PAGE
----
Los Angeles Chargers: 5 linebackers to target after the first round

By Matt Pagels
3 of 5

USC LB Uchenna Nwosu

Another athletic, outside linebacker who can play edge in sub-packages? You betcha!

Uchenna Nwosu got into football a bit late–a sophomore in high school late–but he made the right decision.

He appeared in all but game during his first two seasons as a Trojan, but he only started one game, finished with just 40 total tackles and didn’t record a sack. He became a full-time starter in 2016 and finished the season with 53 total tackles, including 7.5 for loss, five pass deflections, three sacks and one forced fumble. He was USC’s 2016 John McKay award winner (underclassman with the most competitive spirit). A defensive captain in his final year at USC, Nwosu finished with 75 total tackles, including 13.5 for loss, 13 pass deflections (yes, that is correct), 9.5 sacks, one interception and one fumble recovery while earning first-team All-Pac-12 honors

Nwosu was a beast at putting pressure on the quarterback this past season. Pro Football Focus notes that his 61 total QB pressures were the second-most among draft-eligible Power 5 edge defenders. He also shows excellent awareness at the line of scrimmage. In 2017, he led all FBS edge defenders with 13 pass deflections, and his 33 defensive stops tied for fifth-most among Power 5 edge defenders, per PFF.

Check out this very detailed scouting report on Nwosu, including the impact he made vs. top competition. Here is another good thread that shows his talent.

Like Carter, the 6-foot-3, 251-pound Nwosu is versatile. Scouts say he is a very smart football player, too. When watching the tape, I also see a ton of passion. You’ll notice that Nwosu has a terrific first step, the speed to generate pressure inside and outside, the physicality vs. the run and a high motor. Scouts say he’s a good tackler who plays loose. He has solid stop-start quickness, too, which will benefit him in coverage duties.

His combine numbers don’t pop off the charts, but he had a decent showing. He finished with a 4.65 40 (tied for sixth-best among edge defenders), 20 reps on the bench press (tied for 14th-best), 32-inch vertical (tied for 11th-best) and 9’11” broad jump (tied for ninth-best). When comparing his numbers to all linebackers (just LBs) who participated, he would have ranked tied for 14th in the 40, tied for 11th in the bench press, tied for 15th in the vertical and tied for ninth in the broad jump. He didn’t participate in the three-cone drill or 20-yard shuttle.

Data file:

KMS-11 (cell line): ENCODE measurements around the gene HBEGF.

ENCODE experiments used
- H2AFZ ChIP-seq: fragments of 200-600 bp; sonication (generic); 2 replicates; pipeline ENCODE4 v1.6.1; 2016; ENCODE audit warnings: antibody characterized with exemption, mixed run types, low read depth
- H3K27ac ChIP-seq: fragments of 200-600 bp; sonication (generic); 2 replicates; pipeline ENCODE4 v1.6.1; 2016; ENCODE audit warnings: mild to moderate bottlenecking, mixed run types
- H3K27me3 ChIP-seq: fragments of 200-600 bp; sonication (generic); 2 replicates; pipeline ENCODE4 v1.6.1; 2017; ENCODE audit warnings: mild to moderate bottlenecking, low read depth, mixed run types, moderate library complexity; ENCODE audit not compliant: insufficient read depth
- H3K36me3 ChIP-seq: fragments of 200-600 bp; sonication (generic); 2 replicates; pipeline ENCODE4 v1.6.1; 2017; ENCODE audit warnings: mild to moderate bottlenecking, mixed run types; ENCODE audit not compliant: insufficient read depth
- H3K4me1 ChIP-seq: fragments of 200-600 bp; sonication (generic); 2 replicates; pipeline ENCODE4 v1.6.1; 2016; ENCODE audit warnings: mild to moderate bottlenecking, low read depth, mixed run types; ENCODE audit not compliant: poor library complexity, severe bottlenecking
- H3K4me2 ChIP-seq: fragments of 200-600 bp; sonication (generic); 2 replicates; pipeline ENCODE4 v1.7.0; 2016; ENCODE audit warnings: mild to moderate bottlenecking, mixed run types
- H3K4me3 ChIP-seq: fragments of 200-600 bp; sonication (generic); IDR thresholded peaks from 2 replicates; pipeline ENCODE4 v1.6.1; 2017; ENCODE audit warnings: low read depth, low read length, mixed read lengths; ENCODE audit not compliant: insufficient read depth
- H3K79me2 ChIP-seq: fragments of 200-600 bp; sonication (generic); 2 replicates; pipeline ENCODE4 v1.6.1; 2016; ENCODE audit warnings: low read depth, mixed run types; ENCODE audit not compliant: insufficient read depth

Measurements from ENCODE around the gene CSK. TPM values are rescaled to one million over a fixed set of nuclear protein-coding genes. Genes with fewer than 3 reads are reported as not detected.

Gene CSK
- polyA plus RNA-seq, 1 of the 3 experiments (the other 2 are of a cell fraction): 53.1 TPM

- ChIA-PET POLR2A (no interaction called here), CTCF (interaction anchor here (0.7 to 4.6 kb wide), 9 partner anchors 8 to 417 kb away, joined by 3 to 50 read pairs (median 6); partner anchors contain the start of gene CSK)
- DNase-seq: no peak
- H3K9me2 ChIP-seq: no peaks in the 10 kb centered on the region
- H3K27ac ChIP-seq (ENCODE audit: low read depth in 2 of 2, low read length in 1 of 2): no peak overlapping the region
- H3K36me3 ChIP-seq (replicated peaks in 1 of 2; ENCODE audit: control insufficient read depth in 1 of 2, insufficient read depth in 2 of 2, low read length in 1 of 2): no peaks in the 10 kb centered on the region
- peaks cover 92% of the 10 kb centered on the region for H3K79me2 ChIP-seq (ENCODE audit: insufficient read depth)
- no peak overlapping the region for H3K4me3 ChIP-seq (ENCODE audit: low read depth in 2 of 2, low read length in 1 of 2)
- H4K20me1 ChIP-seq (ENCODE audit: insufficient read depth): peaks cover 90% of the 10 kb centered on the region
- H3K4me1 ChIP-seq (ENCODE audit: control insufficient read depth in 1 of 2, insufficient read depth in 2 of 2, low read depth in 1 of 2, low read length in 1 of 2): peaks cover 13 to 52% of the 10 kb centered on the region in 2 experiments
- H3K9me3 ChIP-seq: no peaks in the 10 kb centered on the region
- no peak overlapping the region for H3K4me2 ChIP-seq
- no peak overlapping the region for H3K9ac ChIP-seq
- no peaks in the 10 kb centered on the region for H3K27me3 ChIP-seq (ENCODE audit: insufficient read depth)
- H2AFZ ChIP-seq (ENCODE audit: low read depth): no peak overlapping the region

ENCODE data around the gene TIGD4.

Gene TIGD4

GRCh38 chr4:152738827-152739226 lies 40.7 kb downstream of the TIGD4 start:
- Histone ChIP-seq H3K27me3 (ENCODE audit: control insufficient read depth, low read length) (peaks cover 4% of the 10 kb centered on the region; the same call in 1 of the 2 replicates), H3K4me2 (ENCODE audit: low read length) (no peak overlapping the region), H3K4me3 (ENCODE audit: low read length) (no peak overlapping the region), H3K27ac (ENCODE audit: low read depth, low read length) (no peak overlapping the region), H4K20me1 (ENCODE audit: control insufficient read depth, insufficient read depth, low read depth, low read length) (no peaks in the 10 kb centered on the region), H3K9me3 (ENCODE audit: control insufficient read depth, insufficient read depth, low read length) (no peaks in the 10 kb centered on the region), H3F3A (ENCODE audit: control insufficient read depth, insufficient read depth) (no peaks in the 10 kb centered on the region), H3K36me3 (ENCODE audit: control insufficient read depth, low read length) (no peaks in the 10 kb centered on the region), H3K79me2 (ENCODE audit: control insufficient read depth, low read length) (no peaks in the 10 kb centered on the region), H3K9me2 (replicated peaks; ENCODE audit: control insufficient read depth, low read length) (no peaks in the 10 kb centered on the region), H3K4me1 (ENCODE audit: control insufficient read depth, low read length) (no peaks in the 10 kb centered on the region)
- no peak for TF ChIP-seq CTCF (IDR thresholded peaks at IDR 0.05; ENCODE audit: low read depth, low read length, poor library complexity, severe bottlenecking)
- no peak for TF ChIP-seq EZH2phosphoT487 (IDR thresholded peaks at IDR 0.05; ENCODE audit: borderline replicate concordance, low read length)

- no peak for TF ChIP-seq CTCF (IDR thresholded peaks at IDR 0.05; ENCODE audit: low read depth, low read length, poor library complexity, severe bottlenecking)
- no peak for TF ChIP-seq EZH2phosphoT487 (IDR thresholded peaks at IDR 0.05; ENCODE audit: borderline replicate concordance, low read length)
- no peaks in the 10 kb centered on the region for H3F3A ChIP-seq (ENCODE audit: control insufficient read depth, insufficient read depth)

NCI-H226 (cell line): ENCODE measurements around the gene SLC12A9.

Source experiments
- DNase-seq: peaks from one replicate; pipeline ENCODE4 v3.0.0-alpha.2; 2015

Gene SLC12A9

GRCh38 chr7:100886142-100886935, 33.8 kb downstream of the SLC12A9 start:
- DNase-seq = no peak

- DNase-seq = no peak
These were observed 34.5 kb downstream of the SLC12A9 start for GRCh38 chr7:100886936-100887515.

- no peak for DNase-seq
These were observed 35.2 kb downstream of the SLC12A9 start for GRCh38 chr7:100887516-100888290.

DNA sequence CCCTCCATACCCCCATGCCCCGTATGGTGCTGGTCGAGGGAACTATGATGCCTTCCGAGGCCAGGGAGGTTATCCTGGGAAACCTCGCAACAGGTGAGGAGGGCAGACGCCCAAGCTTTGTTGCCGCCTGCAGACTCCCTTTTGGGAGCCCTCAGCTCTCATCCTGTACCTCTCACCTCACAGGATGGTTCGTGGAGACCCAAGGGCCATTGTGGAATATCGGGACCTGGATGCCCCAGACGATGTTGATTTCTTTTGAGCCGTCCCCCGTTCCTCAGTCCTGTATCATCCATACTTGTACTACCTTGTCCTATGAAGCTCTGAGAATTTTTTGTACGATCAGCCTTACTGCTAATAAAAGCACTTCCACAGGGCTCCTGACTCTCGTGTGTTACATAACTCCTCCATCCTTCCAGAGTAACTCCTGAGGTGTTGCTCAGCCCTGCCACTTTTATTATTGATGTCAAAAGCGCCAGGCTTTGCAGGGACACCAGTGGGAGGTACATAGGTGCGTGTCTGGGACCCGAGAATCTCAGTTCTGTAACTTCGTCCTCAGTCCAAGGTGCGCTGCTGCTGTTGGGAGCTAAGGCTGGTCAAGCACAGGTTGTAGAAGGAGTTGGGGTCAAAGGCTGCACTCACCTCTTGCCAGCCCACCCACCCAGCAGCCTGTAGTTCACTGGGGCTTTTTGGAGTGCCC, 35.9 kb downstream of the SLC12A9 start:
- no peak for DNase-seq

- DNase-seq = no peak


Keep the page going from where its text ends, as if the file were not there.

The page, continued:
As for weaknesses, scouts say he is undersized and that his lack of strength will hurt him on the edge. They say he got bullied from time to time. He’s also not a finished product.

Is he a scheme fit? Trojans defensive coordinator Clancy Pendergast ran a 5-2 base defense, which appears to be similar to a 4-3 under front. In Pendergast’s defense, the outside linebacker’s primary job was to rush the passer. Very few times did the OLB drop back into coverage. Nwosu was the starting strong-side backer for that defense and played in a two-point stance. While he wasn’t asked to drop back a ton, he showed he was athletic enough and comfortable in coverage, especially at the Senior Bowl when he was asked to play both OLB and ILB.

He definitely has the skill set to be an off-ball linebacker and is physical enough to play the SAM in Bradley’s scheme. Bleacher Report’s Matt Miller also believes he fits that type of roll. The Chargers met up with Nwosu twice already, once at USC’s pro day and more recently at Los Angeles’ local pro day. And the Chargers have him listed at the OTTO position (a.k.a. SAM), per ESPN’s Eric Williams.

With his versatility, Nwosu can be moved closer to the line on passing downs. I believe that his pass rush, which is a work in progress, and his ability to read the quarterback and knock down passes at the LOS will be huge in helping the defense get off the field on third downs. If the Chargers don’t go with LB Rashaan Evans, who is a realistic choice at 17, with their first pick, then Carter or Nwosu should be the pick on Day 2. Texas’ Malik Jefferson could also be in the conversation here, but I prefer the other two.

Round Prediction: Round 2-3